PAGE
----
Accused Scareware mongers held in contempt of court
Fined $8,000 a day
A federal judge has fined a Belize-based company $8,000 for each day it continues to flout his order to halt a major internet operation alleged to have duped more than 1 million computer users into buying bogus malware protection.
US District Judge Richard D. Bennett wrote in a ruling late last week that Innovative Marketing is in civil contempt for failing to comply with a temporary restraining order to stop its scareware campaign and turn over financial records. The judge imposed the fines after Sam Jain, the company's chief executive, and four other defendants failed to appear at a hearing.
The rulings come in a case filed by the US Federal Trade Commission. It outlines a scheme that's breathtaking for the degree of treachery and sophistication the defendants are accused of sowing to plaster the net with ads designed to trick viewers into paying $100 to install malware masquerading as anti-virus protection. The ads, which appeared on high-traffic websites, pimped a variety of rogue titles including WinFixer, WinAntivirus, DriveCleaner and ErrorSafe.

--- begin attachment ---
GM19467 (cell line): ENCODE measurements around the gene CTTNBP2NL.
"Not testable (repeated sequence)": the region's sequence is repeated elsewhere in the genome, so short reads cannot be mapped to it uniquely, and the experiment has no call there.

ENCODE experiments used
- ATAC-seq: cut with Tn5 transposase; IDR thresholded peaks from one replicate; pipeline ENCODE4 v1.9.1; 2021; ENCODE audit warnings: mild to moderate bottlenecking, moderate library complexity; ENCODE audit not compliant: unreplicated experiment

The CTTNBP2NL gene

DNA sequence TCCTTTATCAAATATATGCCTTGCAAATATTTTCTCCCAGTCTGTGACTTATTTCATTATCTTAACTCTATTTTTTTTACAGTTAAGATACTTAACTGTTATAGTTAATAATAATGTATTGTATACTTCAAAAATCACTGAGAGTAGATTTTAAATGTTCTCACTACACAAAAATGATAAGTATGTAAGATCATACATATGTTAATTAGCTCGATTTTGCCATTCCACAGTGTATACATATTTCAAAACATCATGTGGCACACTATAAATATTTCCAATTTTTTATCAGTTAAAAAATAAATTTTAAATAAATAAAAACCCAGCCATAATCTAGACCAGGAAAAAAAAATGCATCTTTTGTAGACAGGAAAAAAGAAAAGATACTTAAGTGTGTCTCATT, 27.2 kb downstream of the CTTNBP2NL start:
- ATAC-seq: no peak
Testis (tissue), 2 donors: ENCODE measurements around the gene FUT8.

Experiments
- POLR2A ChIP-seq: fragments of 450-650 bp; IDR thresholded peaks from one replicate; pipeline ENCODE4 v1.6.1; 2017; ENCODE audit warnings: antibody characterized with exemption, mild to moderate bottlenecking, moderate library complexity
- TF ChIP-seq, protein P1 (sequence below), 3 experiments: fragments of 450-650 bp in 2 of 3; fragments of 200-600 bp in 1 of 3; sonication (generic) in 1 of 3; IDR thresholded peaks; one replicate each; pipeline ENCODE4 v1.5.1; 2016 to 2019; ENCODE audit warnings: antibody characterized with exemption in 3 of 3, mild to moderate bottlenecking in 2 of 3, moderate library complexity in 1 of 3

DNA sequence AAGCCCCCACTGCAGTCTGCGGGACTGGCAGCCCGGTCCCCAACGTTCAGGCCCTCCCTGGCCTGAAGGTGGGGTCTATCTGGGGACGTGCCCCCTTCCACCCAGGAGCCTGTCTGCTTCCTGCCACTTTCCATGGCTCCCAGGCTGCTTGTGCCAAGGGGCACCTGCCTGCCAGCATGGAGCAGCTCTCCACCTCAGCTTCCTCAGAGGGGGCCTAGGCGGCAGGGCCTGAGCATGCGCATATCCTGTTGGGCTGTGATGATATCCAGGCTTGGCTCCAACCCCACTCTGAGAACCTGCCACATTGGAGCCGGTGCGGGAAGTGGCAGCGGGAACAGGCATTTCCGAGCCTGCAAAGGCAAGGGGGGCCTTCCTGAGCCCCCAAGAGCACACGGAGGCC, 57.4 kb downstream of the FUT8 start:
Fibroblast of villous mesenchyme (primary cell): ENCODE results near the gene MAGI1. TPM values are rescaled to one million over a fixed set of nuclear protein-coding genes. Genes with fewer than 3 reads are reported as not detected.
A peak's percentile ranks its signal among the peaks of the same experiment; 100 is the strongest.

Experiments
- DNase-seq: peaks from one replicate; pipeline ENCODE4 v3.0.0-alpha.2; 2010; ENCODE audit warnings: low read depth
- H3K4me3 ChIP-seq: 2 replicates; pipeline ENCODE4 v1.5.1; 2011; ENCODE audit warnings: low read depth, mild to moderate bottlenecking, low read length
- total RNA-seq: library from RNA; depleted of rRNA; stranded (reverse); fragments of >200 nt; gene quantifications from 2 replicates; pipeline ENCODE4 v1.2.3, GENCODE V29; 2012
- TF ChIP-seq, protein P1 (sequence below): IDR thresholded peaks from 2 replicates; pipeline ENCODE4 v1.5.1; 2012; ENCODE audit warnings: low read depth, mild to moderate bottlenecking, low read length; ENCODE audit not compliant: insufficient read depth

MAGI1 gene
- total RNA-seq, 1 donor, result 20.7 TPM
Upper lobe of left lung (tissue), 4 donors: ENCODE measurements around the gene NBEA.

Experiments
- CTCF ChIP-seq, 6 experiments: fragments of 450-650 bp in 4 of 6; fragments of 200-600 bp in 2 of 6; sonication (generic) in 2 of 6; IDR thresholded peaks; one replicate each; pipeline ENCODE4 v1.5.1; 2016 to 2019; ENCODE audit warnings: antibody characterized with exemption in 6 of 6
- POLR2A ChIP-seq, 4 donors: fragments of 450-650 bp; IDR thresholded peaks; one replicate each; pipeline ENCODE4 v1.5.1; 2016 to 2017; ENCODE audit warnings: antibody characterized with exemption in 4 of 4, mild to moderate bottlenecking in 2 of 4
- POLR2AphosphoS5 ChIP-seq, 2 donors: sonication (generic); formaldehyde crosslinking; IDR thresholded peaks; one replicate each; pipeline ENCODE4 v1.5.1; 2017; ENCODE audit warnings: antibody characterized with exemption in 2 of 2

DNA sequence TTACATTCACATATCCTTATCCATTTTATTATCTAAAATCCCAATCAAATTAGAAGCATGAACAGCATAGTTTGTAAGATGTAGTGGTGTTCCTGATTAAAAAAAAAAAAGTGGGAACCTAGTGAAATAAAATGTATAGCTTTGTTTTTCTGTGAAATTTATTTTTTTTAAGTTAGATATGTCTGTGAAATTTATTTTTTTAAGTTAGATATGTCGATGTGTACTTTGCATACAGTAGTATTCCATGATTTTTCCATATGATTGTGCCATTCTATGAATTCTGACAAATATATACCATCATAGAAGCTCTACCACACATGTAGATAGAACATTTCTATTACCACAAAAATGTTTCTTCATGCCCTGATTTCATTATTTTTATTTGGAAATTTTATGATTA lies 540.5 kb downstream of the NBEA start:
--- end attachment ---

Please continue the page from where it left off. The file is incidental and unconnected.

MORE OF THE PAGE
The suit also named ByteHosting Internet Services, an Ohio-based firm the FTC alleges provided call center service and other support Innovative Marketing needed. ByteHosting relied on Innovative Marketing for almost all of its revenue, according to the FTC. On Tuesday, the FTC gave ByteHosting and its owner, James Reno, until January 23 to respond to the allegations. According to an article by The Business Courier, Reno denied the charges and said he was unable to pay for a lawyer or travel to Baltimore because all of his company's assets have been frozen. ®